I don't want Instructure to build this for me... that would be crazy. And that's exactly why I don't welcome the intrusive Missing and Late labels either. I need flexible tools that I can customize for my own purposes, using the automation features of that tool when, and only when, applicable (I use lots of conditional formatting and formulas in the spreadsheet shown above for example). I find the Canvas Gradebook to be woefully inadequate as a spreadsheet tool but, hey, that's okay. My students are really the ones who use the Canvas Gradebook, not me, and for their purposes (recording their work, checking their points), the Canvas Gradebook is fine. And luckily for me, there's Google for my own feedback and workflow tasks.

 

About the colors: some weeks I want gold, some weeks I feel like purple, and some weeks I go emerald green. I regularly change the colors to suit my moods.

 

But I never pick red. Hence my antipathy to the red ink in the Canvas Gradebook as well. :-)

I originally published this in the University of Oklahoma Canvas Community, not realizing it was totally private, so now I am reposting in my regular blog. See also the CanvasLIVE video for more about Blog-as-Homepage:
Blog-as-Homepage CanvasLIVE Slides – Teaching with Canvas 

~ ~ ~ 

I'm making good progress on the Twitter4Canvas materials (I may have a complete rough draft of it all this weekend!), and what I wanted to do today was show how I share Twitter in my Canvas classes via the Blogger blog I use for my class announcements. I wrote about this last year, and I'm now updating that post with a focus on Twitter and Canvas.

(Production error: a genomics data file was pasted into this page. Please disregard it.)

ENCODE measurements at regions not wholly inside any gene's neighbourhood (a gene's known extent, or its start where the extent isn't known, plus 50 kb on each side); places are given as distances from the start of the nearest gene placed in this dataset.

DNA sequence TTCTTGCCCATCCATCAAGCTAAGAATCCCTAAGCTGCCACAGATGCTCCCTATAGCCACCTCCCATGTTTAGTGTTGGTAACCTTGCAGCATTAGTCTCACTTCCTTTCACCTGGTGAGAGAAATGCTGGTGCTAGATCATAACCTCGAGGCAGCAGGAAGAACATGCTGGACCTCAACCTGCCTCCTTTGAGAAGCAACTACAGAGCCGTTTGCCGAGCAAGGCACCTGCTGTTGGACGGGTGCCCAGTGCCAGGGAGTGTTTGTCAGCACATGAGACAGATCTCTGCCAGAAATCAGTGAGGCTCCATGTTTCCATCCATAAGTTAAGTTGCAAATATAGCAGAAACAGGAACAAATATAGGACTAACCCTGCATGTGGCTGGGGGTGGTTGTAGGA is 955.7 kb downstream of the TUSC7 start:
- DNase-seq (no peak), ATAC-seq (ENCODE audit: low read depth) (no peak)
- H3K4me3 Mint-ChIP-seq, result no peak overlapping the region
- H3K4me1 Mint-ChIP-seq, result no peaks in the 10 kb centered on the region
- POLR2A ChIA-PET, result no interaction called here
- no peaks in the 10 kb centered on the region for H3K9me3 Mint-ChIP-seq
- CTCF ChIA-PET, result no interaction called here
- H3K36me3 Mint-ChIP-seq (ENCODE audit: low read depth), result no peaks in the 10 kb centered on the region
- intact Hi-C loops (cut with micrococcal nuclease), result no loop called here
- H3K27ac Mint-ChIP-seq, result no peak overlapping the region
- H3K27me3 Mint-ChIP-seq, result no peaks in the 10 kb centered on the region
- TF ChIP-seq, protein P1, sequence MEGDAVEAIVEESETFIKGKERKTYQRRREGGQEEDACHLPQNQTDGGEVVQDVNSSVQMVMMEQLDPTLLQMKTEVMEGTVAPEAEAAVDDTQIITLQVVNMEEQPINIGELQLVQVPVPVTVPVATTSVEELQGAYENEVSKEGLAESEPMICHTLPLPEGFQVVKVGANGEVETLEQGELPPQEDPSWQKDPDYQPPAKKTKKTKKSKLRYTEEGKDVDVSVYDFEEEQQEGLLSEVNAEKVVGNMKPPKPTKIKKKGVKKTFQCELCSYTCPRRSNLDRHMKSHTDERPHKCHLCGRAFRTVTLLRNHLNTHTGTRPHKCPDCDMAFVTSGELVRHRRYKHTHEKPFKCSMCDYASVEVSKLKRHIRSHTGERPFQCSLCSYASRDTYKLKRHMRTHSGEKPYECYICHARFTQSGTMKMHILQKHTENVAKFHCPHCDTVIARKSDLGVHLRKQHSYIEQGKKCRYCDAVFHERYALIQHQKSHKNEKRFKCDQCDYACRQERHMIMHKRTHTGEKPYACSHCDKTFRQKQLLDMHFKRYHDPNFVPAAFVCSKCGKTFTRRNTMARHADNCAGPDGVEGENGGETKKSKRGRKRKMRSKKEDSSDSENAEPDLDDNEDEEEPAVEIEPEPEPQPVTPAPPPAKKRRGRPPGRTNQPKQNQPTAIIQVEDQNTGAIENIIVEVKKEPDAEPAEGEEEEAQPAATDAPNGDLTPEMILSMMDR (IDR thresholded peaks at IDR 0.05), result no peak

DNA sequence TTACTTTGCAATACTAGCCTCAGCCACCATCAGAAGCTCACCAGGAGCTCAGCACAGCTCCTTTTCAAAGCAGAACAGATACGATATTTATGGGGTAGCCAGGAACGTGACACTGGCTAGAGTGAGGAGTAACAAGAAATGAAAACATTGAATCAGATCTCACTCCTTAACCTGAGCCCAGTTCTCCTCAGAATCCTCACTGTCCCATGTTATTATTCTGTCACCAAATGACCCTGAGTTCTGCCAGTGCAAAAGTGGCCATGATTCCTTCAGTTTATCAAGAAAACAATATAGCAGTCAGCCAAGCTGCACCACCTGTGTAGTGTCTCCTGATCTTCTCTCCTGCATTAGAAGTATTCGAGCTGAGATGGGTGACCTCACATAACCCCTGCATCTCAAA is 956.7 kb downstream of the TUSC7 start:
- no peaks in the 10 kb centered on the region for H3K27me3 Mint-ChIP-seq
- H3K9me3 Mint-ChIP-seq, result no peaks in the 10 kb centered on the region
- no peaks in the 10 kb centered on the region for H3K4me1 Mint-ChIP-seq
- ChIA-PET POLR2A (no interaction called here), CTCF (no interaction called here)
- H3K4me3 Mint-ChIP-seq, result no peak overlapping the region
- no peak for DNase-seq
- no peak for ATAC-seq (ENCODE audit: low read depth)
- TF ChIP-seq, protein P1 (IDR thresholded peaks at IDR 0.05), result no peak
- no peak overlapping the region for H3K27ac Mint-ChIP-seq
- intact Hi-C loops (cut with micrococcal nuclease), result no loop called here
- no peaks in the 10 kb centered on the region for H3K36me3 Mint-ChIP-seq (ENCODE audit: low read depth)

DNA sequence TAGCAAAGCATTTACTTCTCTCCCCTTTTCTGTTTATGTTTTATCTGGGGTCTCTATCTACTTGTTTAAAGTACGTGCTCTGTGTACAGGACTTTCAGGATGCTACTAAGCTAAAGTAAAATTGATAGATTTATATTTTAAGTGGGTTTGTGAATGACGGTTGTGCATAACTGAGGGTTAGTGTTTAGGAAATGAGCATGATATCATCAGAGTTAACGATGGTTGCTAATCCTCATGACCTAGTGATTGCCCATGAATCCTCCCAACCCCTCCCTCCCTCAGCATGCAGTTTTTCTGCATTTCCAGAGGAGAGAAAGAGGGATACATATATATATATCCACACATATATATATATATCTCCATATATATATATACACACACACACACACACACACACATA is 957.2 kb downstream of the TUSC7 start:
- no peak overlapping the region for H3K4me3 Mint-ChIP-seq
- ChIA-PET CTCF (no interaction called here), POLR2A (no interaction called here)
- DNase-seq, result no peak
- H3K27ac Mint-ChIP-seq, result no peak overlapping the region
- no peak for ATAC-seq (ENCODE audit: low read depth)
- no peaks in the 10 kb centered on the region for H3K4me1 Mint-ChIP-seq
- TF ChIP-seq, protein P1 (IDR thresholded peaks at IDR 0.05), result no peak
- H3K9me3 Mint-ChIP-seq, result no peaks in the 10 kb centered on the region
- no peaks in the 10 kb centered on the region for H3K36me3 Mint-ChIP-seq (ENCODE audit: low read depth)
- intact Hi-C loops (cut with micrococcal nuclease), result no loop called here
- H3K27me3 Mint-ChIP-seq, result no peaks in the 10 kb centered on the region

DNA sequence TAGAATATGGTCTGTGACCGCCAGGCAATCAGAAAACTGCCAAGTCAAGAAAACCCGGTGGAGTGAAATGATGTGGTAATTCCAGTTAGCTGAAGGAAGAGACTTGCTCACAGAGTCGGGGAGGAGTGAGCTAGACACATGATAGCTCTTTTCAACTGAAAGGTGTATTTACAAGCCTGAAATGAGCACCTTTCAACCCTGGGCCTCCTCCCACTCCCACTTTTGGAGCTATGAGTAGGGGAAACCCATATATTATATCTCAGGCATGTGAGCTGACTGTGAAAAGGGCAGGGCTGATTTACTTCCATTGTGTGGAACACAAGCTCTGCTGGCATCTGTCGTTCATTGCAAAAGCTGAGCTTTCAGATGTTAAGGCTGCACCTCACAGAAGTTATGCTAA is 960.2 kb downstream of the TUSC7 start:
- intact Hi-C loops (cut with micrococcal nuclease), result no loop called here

This post has three parts: description of the blog that I use as my homepage, advantages of using a blog for the homepage, and then some nitty-gritty about how I embed the blog inside Canvas.

But first, a screenshot: here's what my Canvas homepage looks like. You can see the latest version by visiting Myth.MythFolklore.net or India.Mythfolklore.net; both courses are open, and both show the same blog as the homepage. You can also visit the Announcements blog directly, separate from Canvas. Scroll on down to see the whole thing. :-)

 


DESCRIPTION. The blog has basically four components:


Top Paragraph
. There's always a paragraph at the top with a reference to the day and week (there are new announcements every day, including Saturday and Sunday). I put the most important information that people might need in that top paragraph.

Procedures Section. Below that is a section called "Class Procedures and Reminders" which I try to keep to at most three items per day. These are paragraphs specifically related to class activities, especially any assignments that are due. I don't have any images here, just text and links.

Fun Section. The rest of the body of the blog post contains stuff that is for fun and exploration. Each item has some kind of image or video that goes with it. There are three items at the top that are about reading, writing, creativity or just something for fun; then a featured student project (Storybook) from a previous class; next is a free book online related to the class; a proverb poster; a video of some kind; a Growth Mindset Cat; an event taking place on campus that day; and, finally, an "on this day" event at the bottom.

Sidebar. The sidebar contains the key class link at the top of the page, an email subscription form, a random Growth Mindset Cat, the class Twitter feed, a random graphic, a random Storybook, a random free book online, a video playlist of all the announcement videos, plus an anonymous suggestion box.